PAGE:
DUBLIN, Ohio (WCMH) — There’s something to bark about at a Dublin apartment complex where a dog DNA program gets pet owners to pick up the poop — or face a hefty fine.

It’s a high-tech solution to that unpleasant squish: a company that DNA matches a dog’s waste to a saliva mouth swab on file, according to Lauren Davidson, a property manager with Oakwood Management Company.

“It was a constant battle,” Davidson, whose company manages about 55 properties, said. “Every day, you’d come in and a lot of residents expected it to be cleaned up by management staff.”

That’s especially tough, she said, when 25% to 30% of renters want to include a dog in their home.

“We found at the brand-new sites and the beautiful communities we’d have all this dog waste lying around,” Davidson said at The Charles on Riggins Run. “With the diseases that they carry and all that, we wanted to figure out a system. That’s when we found out about this program.”

Enter PooPrints, a lab that analyzes dog DNA through pet poop.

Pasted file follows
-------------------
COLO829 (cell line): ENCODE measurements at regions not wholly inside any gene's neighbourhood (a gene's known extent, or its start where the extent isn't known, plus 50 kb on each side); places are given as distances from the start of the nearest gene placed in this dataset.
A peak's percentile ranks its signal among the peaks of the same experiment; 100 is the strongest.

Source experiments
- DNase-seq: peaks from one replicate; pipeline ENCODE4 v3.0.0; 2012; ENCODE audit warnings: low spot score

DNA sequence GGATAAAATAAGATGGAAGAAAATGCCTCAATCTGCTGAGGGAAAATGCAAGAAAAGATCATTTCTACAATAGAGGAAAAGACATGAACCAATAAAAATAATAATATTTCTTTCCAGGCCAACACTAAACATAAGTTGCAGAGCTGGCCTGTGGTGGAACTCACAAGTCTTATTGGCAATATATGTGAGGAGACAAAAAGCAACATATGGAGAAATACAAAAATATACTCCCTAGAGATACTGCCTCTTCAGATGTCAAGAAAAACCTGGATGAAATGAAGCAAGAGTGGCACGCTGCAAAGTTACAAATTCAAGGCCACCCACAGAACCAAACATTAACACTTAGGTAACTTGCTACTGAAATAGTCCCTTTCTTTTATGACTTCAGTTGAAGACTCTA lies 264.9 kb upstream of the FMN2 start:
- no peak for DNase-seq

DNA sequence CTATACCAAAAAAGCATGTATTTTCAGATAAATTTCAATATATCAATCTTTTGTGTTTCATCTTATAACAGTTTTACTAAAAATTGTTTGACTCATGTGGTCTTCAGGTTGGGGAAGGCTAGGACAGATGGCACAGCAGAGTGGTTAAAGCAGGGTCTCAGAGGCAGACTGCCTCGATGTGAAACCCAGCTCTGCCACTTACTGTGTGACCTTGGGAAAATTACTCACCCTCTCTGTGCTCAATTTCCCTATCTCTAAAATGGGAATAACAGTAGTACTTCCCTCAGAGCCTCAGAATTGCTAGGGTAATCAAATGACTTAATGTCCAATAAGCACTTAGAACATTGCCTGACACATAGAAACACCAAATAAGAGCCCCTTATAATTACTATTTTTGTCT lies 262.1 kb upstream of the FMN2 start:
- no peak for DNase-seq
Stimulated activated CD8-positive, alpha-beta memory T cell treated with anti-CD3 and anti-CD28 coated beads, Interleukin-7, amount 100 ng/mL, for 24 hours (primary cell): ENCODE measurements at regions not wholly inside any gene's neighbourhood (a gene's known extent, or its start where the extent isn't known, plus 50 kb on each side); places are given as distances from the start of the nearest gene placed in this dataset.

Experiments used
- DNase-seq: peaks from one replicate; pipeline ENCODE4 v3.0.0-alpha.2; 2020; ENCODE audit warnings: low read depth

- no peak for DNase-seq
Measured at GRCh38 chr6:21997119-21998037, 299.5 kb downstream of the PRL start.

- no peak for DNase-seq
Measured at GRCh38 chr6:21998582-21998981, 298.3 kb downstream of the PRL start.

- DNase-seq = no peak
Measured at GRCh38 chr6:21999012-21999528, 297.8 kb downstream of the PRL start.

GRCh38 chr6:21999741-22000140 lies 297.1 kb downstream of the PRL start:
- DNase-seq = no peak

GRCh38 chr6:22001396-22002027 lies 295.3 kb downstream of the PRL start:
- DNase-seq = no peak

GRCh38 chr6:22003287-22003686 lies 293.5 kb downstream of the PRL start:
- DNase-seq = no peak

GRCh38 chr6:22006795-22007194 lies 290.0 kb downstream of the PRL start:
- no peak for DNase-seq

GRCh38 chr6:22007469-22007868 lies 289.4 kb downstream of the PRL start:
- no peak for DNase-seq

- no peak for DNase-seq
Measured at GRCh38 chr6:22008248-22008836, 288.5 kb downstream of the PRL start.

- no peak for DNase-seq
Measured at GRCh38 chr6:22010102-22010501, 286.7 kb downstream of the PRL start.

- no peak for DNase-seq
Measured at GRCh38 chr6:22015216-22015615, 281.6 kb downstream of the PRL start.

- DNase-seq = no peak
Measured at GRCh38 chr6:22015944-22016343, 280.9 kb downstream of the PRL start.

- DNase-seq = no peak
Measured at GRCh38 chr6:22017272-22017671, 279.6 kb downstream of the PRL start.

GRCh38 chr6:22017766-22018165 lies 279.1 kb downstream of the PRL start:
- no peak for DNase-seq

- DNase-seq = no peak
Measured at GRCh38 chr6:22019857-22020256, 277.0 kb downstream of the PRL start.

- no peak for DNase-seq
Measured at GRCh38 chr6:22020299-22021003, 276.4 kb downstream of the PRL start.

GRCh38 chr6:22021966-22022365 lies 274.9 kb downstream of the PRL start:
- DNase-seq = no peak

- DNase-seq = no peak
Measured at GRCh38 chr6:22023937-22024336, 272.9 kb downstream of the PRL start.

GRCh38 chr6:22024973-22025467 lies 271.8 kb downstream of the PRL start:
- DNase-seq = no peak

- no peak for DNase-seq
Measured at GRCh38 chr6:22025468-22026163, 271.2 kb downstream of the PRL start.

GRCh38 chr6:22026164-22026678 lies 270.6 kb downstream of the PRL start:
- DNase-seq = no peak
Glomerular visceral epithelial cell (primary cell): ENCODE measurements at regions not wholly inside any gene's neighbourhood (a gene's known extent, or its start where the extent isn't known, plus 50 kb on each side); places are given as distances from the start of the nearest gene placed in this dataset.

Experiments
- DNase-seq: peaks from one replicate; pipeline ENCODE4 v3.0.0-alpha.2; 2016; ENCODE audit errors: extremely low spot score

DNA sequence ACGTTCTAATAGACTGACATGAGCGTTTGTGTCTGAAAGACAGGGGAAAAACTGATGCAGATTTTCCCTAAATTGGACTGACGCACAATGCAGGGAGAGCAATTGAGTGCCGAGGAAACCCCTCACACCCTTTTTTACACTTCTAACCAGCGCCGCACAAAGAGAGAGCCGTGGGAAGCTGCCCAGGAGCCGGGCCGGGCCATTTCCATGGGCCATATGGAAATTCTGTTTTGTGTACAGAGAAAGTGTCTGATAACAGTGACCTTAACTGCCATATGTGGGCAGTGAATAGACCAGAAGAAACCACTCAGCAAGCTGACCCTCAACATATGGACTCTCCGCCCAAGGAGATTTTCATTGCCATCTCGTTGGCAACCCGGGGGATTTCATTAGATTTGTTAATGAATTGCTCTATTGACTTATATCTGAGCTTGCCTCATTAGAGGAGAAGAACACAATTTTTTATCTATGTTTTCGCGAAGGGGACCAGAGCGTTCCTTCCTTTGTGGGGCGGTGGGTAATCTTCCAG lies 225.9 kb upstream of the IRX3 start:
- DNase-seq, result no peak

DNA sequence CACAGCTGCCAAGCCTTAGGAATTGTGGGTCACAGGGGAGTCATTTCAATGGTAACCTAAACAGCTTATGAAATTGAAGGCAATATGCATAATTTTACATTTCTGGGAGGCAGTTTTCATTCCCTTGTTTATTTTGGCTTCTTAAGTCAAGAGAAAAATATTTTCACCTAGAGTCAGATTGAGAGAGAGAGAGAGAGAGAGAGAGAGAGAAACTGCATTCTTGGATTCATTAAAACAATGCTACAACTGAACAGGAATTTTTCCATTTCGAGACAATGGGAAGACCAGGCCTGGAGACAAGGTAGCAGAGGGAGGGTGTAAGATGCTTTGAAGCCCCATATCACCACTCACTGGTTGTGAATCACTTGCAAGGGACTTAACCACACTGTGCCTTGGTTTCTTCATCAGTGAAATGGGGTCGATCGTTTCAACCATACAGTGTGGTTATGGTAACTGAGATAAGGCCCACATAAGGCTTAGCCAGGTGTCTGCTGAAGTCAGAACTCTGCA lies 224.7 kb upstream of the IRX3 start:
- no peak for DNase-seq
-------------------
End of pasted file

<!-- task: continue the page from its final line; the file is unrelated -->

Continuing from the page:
“When it passes through the dog, it picks up all the cells, so when it comes out, we take the end of it and send that away,” Davidson said.

Arguments about who left what in the grass evaporated.

“It’s impossible for it to be a wrong DNA match,” Davidson said.

At The Charles’ dog park, there’s not a nugget in sight.

“People love to go in there,” Davidson said. “They’re not going to go in there if it’s gross, if it’s dirty. They feel confident going in there knowing their dog’s not going to get sick, they’re not going to mess around in it.”

That’s because owners are highly incentivized to clean up, as the DNA testing comes with a caveat.

“It’s in all of our lease paperwork, so everybody is well-aware of this program and knows it upfront. It is a $300 fine per occurrence,” Davidson said.

For non-pet owners, they don’t have to risk walking through the grass and ruining their shoes.

But the real payoff comes in the spring.

“In the winter, no one wants to clean up. It’s cold, they want to get back inside with the snow. In the spring, everything melts down and then you find it everywhere. It’s awful,” Davidson said.

But — like the winter snow — that problem has melted away.

“No one is going to risk leaving their dog waste out to risk that $300 fine,” she said.